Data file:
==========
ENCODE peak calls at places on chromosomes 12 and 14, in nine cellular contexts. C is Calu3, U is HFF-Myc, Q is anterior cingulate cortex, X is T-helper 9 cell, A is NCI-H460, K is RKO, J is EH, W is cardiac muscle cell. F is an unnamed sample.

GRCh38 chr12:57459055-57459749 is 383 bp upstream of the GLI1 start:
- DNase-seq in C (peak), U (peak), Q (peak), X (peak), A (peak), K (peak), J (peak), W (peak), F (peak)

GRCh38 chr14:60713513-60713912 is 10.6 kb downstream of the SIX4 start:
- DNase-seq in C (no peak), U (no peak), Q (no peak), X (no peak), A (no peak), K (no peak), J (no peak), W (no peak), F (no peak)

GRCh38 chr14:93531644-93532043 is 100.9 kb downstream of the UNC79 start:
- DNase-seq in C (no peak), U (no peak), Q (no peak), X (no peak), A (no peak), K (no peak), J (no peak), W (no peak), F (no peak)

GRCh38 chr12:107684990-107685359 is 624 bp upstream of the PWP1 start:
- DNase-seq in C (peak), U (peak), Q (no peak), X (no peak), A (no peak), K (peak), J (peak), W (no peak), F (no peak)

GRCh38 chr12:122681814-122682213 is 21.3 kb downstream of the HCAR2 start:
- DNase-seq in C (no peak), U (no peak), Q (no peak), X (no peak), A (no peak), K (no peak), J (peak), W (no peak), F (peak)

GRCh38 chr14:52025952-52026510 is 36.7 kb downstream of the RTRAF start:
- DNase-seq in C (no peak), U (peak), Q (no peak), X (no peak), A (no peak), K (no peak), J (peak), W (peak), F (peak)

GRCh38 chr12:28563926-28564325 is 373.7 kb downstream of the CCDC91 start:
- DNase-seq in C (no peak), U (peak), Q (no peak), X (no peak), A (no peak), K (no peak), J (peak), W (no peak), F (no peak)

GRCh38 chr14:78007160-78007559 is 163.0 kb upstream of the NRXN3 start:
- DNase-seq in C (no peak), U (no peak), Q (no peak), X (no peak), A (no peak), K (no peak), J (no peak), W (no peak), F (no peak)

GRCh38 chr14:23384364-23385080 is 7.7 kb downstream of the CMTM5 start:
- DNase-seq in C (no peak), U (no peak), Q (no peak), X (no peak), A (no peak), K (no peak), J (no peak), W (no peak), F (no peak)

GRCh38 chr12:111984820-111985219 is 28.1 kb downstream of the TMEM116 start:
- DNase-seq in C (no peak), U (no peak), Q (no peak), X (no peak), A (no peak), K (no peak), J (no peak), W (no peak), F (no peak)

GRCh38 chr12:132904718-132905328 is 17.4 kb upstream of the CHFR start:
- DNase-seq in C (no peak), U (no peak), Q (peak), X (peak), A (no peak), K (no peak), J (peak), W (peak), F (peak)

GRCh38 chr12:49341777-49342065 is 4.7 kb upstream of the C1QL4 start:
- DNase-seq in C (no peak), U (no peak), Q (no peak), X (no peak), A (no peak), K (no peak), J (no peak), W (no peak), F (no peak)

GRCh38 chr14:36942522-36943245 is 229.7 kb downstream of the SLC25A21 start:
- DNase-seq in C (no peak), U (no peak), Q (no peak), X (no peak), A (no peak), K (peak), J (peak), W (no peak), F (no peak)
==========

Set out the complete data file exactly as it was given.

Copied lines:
ENCODE peak calls at places on chromosomes 12 and 14, in nine cellular contexts. C is Calu3, U is HFF-Myc, Q is anterior cingulate cortex, X is T-helper 9 cell, A is NCI-H460, K is RKO, J is EH, W is cardiac muscle cell. F is an unnamed sample.

GRCh38 chr12:57459055-57459749 is 383 bp upstream of the GLI1 start:
- DNase-seq in C (peak), U (peak), Q (peak), X (peak), A (peak), K (peak), J (peak), W (peak), F (peak)

GRCh38 chr14:60713513-60713912 is 10.6 kb downstream of the SIX4 start:
- DNase-seq in C (no peak), U (no peak), Q (no peak), X (no peak), A (no peak), K (no peak), J (no peak), W (no peak), F (no peak)

GRCh38 chr14:93531644-93532043 is 100.9 kb downstream of the UNC79 start:
- DNase-seq in C (no peak), U (no peak), Q (no peak), X (no peak), A (no peak), K (no peak), J (no peak), W (no peak), F (no peak)

GRCh38 chr12:107684990-107685359 is 624 bp upstream of the PWP1 start:
- DNase-seq in C (peak), U (peak), Q (no peak), X (no peak), A (no peak), K (peak), J (peak), W (no peak), F (no peak)

GRCh38 chr12:122681814-122682213 is 21.3 kb downstream of the HCAR2 start:
- DNase-seq in C (no peak), U (no peak), Q (no peak), X (no peak), A (no peak), K (no peak), J (peak), W (no peak), F (peak)

GRCh38 chr14:52025952-52026510 is 36.7 kb downstream of the RTRAF start:
- DNase-seq in C (no peak), U (peak), Q (no peak), X (no peak), A (no peak), K (no peak), J (peak), W (peak), F (peak)

GRCh38 chr12:28563926-28564325 is 373.7 kb downstream of the CCDC91 start:
- DNase-seq in C (no peak), U (peak), Q (no peak), X (no peak), A (no peak), K (no peak), J (peak), W (no peak), F (no peak)

GRCh38 chr14:78007160-78007559 is 163.0 kb upstream of the NRXN3 start:
- DNase-seq in C (no peak), U (no peak), Q (no peak), X (no peak), A (no peak), K (no peak), J (no peak), W (no peak), F (no peak)

GRCh38 chr14:23384364-23385080 is 7.7 kb downstream of the CMTM5 start:
- DNase-seq in C (no peak), U (no peak), Q (no peak), X (no peak), A (no peak), K (no peak), J (no peak), W (no peak), F (no peak)

GRCh38 chr12:111984820-111985219 is 28.1 kb downstream of the TMEM116 start:
- DNase-seq in C (no peak), U (no peak), Q (no peak), X (no peak), A (no peak), K (no peak), J (no peak), W (no peak), F (no peak)

GRCh38 chr12:132904718-132905328 is 17.4 kb upstream of the CHFR start:
- DNase-seq in C (no peak), U (no peak), Q (peak), X (peak), A (no peak), K (no peak), J (peak), W (peak), F (peak)

GRCh38 chr12:49341777-49342065 is 4.7 kb upstream of the C1QL4 start:
- DNase-seq in C (no peak), U (no peak), Q (no peak), X (no peak), A (no peak), K (no peak), J (no peak), W (no peak), F (no peak)

GRCh38 chr14:36942522-36943245 is 229.7 kb downstream of the SLC25A21 start:
- DNase-seq in C (no peak), U (no peak), Q (no peak), X (no peak), A (no peak), K (peak), J (peak), W (no peak), F (no peak)